Carter: Proposed Authorization Gives Flexibility to Fight ISIL
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Defense Secretary Ash Carter testified before the Senate Foreign Relations Committee today alongside Secretary of State John Kerry and Chairman of the Joint Chiefs of Staff Army Gen. Martin E. Dempsey. The topic was President Barack Obama’s proposed authorization for the use of military force. DoD file photo by Glenn Fawcett
President Barack Obama’s proposed authorization to use military force against the Islamic State of Iraq and the Levant is flexible enough to allow for the full range of military scenarios, Defense Secretary Ash Carter told a Senate panel this morning.
Carter testified before the Senate Foreign Relations Committee alongside Secretary of State John F. Kerry and Chairman of the Joint Chiefs of Staff Army Gen. Martin E. Dempsey.
In reviewing the president’s proposed AUMF as secretary of defense, Carter said he asked himself two questions.
“First, does it provide the necessary authority and flexibility to wage our campaign, allowing for a full range of likely military scenarios?” Carter said.
Sending a Message
Second, he added, “will it send a message to the people I’m responsible for -- our brave men and women in uniform and civilian personnel who will wage this campaign -- that the country is behind them?”
Carter said he believes the AUMF accomplishes both, and urged Congress to pass the proposal.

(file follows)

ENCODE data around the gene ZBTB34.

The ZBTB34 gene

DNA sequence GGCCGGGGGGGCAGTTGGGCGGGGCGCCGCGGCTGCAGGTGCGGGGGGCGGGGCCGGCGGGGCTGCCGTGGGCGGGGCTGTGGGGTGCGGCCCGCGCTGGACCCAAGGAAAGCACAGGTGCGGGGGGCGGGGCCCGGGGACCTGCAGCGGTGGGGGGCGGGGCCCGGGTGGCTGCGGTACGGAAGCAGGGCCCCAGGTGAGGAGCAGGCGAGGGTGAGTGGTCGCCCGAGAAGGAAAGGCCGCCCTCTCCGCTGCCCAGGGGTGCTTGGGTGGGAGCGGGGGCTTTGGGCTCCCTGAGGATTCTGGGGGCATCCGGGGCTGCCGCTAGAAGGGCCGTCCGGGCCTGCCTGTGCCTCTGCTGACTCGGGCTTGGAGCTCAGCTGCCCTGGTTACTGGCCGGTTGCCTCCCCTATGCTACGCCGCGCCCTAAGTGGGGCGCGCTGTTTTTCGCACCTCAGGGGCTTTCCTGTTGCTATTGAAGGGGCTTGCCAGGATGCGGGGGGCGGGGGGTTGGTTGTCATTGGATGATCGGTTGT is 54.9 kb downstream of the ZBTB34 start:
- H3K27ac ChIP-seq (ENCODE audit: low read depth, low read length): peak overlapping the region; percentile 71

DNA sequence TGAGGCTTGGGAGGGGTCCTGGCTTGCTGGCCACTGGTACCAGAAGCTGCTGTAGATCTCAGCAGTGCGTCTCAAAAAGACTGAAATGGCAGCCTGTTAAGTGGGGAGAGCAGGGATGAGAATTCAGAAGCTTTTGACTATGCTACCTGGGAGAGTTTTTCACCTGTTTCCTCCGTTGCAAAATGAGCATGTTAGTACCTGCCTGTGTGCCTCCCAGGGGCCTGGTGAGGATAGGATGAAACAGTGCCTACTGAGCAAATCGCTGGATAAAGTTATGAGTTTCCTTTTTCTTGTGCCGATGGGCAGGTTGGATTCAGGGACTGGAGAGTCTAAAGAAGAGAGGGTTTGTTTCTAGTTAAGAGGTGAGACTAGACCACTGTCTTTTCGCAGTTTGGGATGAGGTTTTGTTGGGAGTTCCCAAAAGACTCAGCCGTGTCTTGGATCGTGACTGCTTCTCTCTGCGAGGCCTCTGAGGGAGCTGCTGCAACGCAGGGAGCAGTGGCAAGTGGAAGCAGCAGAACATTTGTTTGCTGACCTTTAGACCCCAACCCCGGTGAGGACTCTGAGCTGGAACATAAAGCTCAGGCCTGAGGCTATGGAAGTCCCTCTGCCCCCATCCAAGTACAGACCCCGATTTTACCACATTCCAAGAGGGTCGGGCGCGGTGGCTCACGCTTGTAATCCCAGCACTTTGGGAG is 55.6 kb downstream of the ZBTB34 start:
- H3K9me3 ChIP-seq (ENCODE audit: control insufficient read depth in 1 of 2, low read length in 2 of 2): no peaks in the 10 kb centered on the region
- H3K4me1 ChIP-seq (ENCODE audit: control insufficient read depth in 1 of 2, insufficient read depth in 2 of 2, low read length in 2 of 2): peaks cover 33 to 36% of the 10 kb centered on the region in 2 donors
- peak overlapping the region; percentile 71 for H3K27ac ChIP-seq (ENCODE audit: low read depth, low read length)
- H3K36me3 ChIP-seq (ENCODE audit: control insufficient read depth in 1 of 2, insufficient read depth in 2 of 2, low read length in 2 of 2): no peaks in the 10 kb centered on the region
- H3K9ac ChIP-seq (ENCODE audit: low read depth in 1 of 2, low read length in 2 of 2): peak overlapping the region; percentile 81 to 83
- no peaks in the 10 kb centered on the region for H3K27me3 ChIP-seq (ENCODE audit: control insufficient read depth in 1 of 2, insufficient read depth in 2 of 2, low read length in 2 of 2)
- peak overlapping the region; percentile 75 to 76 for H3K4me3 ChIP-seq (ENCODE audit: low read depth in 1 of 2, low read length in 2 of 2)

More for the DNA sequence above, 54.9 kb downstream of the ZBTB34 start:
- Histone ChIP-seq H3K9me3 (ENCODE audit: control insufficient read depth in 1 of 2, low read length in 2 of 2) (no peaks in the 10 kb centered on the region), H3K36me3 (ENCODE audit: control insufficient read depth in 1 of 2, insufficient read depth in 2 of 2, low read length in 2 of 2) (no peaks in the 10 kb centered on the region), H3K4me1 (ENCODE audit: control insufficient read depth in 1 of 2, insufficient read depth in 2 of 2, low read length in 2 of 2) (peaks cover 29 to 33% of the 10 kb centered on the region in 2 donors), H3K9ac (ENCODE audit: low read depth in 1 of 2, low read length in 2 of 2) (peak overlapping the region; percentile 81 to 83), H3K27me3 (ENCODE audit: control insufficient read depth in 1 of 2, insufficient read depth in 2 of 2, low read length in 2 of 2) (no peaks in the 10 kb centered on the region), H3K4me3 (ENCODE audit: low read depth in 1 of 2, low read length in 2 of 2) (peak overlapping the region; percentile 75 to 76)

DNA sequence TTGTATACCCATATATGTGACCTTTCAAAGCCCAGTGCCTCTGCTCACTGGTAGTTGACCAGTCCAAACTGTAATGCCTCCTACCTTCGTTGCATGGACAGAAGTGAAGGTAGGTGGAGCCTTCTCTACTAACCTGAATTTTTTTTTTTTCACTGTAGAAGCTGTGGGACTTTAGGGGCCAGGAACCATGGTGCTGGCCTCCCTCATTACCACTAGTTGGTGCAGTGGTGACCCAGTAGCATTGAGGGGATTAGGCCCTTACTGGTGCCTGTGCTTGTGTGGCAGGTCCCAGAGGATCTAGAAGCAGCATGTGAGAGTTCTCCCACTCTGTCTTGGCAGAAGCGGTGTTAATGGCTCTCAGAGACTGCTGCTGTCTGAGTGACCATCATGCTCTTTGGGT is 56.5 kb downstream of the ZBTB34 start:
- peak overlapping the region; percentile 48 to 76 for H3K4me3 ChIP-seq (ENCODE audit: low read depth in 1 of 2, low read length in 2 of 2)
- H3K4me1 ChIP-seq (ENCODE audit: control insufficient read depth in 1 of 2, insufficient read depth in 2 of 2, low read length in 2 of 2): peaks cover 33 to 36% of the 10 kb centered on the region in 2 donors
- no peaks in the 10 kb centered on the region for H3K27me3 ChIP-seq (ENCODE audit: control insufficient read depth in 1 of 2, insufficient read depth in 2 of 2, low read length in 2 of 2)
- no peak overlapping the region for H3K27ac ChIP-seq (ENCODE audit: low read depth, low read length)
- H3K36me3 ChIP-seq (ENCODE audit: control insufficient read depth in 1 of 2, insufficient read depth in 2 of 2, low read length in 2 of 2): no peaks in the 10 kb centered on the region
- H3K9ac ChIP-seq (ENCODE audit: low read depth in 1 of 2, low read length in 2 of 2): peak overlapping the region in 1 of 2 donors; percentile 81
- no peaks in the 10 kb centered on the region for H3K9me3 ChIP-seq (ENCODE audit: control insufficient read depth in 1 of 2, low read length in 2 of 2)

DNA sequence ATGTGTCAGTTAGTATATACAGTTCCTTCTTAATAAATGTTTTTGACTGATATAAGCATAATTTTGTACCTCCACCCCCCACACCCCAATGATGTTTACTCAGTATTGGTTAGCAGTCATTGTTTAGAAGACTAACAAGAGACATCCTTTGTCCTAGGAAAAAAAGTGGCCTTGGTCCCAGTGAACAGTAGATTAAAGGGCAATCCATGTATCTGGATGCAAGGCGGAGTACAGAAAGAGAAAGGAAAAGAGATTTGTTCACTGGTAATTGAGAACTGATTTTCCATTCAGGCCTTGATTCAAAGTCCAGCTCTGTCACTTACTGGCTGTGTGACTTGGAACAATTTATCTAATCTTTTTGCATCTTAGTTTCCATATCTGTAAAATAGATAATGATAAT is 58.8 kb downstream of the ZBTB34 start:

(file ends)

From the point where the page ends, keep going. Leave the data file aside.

The proposed AUMF takes into account the reality that ISIL as an organization is likely to evolve strategically, he said, morphing, rebranding and associating with other terrorist groups as it continues to threaten the United States and its allies.
The AUMF wisely does not include geographical restrictions, Carter said, “because ISIL already shows signs of metastasizing outside of Syria and Iraq.”
The proposed AUMF provides flexibility in military means to prevail against ISIL, with one exception, the secretary added.
“The proposed AUMF does not authorize long-term, large-scale offensive ground combat operations like those we conducted in Iraq and Afghanistan, because our strategy does not call for them,” he added. “Instead, local forces must provide the enduring presence needed for an enduring victory against ISIL.”
The proposed AUMF expires in three years, although no one knows if the campaign will be completed over that time, the secretary said, adding that he understands the reason for the proposed sunset provision.
“It derives from the important principle stemming from the Constitution that makes the grave matter of enacting an authorization for the use of military force a shared responsibility of the president and Congress,” Carter said.
A Chance to Assess Progress
The president’s proposed authorization gives the American people a chance to assess progress in three years’ time, he added, and gives the next president and the next Congress a chance, if they choose, to reauthorize the AUMF.
Carter said another key consideration for approving the AUMF is that it sends the right signals, most importantly to the troops, and also to partner nations.
“It will signal to our coalition partners and to our adversary that the United States government has come together to address a serious challenge,” he said.
Carter again urged Congress to pass the president’s AUMF because, he said, “it provides the necessary authority and flexibility to wage our current campaign. And because it will demonstrate to our men and women in uniform –- some of whom are in harm’s way right now –- that all of us stand unflinchingly behind them.”
(Follow Cheryl Pellerin on Twitter: @PellerinDoDNews)